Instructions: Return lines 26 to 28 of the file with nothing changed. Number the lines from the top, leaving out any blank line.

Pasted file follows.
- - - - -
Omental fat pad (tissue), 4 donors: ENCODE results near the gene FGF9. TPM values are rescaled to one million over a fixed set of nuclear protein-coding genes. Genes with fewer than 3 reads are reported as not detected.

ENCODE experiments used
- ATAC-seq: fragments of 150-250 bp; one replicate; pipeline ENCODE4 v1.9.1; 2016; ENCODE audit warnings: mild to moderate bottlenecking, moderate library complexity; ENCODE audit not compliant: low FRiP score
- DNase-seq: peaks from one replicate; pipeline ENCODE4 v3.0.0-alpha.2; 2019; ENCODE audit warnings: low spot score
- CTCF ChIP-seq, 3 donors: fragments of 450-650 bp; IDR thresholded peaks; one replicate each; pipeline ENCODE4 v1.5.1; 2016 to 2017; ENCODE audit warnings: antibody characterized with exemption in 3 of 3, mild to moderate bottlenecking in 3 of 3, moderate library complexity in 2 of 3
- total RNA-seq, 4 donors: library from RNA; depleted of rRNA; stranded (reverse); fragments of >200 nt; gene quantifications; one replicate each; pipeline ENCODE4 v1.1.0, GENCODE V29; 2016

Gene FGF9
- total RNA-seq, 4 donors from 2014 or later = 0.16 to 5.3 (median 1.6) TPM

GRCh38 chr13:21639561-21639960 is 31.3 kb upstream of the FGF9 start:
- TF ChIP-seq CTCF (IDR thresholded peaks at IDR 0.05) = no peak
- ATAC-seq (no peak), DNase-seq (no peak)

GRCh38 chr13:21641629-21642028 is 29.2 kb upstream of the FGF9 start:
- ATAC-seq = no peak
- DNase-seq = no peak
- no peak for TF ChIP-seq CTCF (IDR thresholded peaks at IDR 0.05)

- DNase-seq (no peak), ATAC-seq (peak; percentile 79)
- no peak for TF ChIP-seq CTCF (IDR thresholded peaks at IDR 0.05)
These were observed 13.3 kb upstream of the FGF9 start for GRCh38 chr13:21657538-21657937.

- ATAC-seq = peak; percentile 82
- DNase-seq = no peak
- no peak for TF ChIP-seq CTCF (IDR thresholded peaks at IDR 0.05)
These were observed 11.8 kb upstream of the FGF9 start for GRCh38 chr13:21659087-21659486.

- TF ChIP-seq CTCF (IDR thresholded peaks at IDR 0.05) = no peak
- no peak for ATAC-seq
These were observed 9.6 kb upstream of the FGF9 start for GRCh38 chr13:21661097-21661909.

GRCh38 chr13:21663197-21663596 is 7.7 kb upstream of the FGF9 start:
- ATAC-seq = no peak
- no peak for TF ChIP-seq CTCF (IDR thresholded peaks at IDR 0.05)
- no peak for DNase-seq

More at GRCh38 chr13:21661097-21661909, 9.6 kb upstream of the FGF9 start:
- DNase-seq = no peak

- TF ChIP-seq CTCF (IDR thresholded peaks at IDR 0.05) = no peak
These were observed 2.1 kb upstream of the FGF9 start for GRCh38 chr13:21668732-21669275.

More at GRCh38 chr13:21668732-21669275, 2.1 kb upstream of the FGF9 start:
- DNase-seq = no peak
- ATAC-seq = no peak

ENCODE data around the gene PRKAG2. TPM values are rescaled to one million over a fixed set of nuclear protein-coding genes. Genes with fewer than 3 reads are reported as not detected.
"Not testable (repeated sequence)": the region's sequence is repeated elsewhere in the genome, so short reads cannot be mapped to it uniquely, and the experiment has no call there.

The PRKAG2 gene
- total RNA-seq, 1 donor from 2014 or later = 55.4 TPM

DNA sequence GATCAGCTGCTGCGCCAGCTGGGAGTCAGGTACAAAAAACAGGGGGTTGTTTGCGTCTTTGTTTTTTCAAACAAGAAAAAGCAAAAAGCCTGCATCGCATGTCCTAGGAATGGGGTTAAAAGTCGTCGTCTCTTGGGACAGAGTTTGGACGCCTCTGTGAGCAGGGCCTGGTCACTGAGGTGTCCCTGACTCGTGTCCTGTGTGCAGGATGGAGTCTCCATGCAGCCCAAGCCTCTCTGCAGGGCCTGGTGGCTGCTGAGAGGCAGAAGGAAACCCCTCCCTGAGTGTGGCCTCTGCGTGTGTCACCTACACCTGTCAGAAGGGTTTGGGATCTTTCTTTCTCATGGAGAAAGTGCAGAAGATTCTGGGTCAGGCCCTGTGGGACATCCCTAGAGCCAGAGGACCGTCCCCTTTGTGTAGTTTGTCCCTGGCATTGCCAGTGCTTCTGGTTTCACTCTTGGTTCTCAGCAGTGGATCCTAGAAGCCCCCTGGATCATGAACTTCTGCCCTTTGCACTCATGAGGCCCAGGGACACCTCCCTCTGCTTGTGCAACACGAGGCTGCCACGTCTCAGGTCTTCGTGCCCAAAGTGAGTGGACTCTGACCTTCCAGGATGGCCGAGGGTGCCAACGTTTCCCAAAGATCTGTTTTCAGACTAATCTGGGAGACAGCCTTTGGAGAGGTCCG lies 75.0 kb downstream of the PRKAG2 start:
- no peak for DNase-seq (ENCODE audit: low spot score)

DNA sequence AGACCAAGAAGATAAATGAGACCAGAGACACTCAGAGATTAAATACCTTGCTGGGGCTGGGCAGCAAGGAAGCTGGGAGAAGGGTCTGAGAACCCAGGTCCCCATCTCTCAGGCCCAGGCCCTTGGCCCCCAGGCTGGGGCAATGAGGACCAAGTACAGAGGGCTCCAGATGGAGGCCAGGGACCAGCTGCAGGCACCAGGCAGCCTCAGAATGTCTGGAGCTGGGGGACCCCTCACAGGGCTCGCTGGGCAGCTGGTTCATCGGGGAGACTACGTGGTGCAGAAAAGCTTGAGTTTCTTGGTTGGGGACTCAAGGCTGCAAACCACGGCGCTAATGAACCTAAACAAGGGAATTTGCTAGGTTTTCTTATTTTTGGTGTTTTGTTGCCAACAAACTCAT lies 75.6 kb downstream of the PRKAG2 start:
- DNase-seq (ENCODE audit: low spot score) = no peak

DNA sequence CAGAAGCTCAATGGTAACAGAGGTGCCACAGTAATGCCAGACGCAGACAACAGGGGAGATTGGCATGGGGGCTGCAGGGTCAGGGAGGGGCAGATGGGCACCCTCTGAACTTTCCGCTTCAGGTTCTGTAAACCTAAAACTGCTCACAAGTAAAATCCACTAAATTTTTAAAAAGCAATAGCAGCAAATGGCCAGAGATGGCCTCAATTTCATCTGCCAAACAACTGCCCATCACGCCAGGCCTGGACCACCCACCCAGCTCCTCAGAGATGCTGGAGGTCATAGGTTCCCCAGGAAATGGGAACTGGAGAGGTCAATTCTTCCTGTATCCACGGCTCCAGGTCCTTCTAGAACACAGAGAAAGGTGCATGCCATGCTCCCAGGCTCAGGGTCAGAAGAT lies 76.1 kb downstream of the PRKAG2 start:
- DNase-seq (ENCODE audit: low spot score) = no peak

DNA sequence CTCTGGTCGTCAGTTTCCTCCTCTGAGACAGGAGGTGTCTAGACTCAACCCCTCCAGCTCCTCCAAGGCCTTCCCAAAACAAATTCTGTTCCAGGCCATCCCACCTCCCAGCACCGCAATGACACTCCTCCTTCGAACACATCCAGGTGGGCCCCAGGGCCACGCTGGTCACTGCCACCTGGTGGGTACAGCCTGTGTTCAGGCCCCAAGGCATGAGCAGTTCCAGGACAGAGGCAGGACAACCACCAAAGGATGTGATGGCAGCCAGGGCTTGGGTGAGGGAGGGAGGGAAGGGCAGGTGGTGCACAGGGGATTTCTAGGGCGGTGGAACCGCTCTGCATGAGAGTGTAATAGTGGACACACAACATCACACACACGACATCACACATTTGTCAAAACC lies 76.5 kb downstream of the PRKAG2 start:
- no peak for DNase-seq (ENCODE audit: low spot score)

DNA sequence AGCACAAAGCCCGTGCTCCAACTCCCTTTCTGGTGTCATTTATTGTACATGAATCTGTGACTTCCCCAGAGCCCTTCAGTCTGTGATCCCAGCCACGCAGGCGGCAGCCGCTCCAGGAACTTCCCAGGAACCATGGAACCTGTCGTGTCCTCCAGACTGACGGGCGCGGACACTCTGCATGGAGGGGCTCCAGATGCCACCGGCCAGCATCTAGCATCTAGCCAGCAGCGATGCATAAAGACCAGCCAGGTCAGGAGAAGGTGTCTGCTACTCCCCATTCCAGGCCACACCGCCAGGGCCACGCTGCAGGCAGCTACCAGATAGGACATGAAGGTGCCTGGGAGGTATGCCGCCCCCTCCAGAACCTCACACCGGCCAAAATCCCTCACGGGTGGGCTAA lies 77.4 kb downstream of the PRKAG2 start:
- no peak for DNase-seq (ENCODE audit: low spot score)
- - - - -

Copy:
GRCh38 chr13:21663197-21663596 is 7.7 kb upstream of the FGF9 start:
- ATAC-seq = no peak
- no peak for TF ChIP-seq CTCF (IDR thresholded peaks at IDR 0.05)